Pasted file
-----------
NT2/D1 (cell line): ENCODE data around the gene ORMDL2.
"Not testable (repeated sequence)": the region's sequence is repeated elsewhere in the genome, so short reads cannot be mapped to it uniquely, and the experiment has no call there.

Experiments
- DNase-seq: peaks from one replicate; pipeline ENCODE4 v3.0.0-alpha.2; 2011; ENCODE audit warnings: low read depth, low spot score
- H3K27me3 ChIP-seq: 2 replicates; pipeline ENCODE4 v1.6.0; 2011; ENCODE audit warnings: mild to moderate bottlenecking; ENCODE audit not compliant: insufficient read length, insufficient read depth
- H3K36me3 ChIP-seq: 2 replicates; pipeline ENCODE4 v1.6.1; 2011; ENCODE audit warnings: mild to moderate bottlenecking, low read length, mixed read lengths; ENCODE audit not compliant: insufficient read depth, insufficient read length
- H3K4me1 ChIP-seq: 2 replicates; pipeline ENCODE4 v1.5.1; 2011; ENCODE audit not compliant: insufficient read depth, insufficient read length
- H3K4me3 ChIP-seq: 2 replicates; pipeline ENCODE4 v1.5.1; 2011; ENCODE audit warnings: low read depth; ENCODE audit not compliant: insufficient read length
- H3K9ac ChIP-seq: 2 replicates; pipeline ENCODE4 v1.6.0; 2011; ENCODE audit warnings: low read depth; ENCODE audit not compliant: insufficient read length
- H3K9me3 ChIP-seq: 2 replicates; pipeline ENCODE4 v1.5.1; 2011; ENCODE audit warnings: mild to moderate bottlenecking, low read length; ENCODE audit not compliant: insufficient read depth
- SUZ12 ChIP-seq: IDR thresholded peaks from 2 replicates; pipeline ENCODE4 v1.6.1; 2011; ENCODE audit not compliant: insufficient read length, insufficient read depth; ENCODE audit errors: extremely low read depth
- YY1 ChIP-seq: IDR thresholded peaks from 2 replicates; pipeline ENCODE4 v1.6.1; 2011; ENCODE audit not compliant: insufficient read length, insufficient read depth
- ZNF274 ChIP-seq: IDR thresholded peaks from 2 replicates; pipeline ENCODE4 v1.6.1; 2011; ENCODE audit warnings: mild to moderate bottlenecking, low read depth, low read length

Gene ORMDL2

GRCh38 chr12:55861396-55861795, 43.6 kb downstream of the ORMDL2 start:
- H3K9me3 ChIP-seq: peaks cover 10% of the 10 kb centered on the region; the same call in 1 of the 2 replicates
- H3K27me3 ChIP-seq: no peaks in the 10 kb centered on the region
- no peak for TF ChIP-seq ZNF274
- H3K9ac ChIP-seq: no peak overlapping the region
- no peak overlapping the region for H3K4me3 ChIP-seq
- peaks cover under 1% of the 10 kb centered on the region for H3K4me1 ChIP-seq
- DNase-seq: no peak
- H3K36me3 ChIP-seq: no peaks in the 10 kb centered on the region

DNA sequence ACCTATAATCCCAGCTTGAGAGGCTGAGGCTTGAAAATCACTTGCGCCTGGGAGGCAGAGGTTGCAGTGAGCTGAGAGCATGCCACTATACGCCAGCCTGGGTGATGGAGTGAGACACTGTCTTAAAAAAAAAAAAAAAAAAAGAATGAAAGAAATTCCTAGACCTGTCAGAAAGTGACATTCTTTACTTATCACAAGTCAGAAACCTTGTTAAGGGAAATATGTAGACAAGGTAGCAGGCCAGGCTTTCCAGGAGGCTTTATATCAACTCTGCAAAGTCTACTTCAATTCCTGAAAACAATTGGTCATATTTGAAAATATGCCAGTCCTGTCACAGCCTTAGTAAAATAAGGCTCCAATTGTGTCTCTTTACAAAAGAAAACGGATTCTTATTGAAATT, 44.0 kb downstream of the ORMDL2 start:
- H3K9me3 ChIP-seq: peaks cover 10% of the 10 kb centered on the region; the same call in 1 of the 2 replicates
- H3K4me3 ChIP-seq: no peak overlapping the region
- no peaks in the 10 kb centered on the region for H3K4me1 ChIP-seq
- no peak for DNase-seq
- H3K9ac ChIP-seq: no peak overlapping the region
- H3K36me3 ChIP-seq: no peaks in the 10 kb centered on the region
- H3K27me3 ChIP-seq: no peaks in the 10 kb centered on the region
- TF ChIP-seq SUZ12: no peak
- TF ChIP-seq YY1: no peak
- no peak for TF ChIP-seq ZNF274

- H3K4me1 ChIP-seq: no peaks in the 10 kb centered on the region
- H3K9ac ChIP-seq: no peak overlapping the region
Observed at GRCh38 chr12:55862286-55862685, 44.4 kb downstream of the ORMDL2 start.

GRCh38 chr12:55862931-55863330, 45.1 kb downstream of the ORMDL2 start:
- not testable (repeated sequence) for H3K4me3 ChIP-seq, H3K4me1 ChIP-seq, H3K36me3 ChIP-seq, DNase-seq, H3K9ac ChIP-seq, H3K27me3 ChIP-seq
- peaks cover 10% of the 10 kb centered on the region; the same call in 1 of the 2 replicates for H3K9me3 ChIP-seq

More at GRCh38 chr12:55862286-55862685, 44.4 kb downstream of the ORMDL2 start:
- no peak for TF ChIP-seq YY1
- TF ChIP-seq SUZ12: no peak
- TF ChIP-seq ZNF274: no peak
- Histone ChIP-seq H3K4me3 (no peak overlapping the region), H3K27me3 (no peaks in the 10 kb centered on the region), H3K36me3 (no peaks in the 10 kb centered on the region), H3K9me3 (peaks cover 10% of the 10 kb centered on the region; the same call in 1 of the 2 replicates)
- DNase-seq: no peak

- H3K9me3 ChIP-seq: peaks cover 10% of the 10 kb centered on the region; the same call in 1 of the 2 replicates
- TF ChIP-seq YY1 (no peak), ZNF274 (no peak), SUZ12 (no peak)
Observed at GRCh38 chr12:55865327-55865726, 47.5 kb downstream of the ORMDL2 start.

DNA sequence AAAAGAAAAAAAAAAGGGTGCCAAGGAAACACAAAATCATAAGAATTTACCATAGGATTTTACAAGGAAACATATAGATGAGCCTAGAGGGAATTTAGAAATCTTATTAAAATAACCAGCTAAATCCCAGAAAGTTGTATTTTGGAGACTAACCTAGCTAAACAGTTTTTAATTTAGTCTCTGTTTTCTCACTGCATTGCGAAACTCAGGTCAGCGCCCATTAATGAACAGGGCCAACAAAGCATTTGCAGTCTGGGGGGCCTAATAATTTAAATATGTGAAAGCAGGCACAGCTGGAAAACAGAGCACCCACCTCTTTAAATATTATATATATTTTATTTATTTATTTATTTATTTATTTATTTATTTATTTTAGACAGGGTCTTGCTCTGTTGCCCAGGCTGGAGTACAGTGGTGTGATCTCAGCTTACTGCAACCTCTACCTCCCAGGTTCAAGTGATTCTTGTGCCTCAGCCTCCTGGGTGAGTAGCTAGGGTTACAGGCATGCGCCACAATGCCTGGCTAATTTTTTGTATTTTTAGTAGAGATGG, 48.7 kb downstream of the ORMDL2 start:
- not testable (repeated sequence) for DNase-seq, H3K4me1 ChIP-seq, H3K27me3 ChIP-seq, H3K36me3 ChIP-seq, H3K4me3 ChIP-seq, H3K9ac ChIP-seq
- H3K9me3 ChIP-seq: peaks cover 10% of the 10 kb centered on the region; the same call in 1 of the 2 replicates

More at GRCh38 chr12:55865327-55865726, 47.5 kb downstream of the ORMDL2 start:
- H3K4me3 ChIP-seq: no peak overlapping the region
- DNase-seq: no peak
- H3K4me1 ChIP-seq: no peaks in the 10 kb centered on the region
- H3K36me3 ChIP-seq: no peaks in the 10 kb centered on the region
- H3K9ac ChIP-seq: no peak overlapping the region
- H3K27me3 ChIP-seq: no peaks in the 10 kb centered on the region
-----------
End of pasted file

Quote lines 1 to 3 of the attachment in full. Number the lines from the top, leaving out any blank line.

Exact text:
NT2/D1 (cell line): ENCODE data around the gene ORMDL2.
"Not testable (repeated sequence)": the region's sequence is repeated elsewhere in the genome, so short reads cannot be mapped to it uniquely, and the experiment has no call there.

Experiments